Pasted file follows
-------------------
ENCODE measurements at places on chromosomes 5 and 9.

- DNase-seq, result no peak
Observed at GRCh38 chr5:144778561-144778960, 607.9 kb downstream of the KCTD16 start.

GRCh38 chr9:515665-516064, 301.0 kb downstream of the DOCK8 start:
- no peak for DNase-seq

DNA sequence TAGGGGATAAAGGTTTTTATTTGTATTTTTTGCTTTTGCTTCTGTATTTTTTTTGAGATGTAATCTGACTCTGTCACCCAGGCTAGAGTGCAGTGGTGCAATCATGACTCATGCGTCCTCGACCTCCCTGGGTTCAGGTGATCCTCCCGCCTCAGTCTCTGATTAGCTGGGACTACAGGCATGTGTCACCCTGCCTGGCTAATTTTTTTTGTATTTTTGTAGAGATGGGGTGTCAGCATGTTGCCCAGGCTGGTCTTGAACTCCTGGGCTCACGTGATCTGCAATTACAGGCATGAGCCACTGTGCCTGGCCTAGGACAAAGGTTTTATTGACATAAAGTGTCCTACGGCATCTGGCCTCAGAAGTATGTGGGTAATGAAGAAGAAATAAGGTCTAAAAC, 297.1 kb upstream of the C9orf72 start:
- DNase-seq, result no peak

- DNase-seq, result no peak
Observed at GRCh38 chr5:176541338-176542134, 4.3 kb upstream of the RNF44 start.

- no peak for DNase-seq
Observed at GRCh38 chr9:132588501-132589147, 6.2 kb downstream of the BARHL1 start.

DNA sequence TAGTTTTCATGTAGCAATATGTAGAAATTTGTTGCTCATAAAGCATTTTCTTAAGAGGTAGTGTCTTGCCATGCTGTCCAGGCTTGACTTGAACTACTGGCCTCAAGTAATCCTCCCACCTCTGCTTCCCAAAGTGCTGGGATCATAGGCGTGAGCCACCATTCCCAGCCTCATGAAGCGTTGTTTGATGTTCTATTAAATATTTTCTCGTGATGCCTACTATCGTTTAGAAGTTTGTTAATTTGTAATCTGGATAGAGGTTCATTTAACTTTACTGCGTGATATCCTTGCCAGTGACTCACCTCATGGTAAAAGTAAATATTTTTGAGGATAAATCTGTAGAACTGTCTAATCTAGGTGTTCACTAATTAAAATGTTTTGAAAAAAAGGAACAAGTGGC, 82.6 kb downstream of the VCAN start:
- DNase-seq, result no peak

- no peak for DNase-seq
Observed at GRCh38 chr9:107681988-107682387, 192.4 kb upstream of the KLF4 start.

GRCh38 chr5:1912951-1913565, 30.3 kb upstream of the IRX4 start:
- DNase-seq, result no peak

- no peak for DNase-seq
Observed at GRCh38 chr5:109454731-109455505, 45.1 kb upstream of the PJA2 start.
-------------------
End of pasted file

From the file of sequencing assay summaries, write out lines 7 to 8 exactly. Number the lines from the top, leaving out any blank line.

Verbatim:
- DNase-seq, result no peak

- DNase-seq, result no peak